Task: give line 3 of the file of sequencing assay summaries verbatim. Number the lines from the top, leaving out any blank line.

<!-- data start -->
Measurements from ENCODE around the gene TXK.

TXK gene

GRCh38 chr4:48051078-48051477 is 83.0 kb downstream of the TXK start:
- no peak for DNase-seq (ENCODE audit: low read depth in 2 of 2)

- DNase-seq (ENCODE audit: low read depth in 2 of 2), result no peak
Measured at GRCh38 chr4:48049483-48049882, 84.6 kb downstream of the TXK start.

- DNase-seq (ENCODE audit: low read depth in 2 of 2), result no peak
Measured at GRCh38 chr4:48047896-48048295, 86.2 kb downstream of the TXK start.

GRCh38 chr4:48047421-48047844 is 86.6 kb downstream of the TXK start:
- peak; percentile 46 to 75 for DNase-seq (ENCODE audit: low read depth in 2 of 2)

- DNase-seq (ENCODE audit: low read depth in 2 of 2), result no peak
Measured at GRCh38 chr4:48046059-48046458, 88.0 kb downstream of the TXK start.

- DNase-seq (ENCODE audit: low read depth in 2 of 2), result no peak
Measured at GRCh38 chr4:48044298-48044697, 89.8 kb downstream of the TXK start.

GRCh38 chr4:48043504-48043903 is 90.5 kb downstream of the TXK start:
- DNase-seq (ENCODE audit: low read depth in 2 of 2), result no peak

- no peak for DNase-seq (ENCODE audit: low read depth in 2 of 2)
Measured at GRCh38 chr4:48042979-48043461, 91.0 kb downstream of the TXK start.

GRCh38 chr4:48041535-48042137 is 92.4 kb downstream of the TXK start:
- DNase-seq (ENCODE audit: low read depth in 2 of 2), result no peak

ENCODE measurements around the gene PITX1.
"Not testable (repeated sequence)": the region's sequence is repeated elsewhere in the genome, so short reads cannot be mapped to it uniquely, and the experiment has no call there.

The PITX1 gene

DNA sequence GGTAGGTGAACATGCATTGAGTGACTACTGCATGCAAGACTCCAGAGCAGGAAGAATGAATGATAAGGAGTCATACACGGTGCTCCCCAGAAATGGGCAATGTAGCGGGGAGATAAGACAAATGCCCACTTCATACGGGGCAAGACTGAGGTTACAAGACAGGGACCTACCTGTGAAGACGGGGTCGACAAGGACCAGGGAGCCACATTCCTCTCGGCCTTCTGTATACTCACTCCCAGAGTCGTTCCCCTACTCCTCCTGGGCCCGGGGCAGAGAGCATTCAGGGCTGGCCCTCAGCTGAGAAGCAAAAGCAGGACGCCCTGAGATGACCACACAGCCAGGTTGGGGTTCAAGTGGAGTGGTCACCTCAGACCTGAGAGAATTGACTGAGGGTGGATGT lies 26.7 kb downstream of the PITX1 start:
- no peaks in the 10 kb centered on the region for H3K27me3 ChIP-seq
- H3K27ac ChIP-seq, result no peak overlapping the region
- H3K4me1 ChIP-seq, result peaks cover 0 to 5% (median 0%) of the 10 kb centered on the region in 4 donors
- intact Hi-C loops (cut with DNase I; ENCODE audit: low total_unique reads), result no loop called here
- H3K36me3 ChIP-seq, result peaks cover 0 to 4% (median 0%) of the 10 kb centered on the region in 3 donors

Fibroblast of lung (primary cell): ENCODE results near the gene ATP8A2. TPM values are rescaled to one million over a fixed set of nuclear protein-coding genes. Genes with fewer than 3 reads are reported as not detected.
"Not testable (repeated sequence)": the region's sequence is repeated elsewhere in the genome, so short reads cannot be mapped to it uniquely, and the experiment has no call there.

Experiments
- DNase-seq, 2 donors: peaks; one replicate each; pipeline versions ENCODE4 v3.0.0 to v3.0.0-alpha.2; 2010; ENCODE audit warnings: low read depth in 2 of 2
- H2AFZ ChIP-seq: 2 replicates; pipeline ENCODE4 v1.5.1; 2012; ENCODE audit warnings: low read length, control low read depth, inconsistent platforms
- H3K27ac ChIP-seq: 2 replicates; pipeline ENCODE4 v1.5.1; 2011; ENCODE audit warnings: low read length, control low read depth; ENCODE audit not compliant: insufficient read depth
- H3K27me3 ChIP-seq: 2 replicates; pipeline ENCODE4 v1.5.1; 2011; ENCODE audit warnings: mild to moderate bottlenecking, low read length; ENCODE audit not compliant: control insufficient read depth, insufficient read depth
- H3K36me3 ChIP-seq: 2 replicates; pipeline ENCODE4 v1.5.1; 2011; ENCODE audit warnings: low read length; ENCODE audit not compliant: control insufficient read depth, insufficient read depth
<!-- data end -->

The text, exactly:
GRCh38 chr4:48051078-48051477 is 83.0 kb downstream of the TXK start: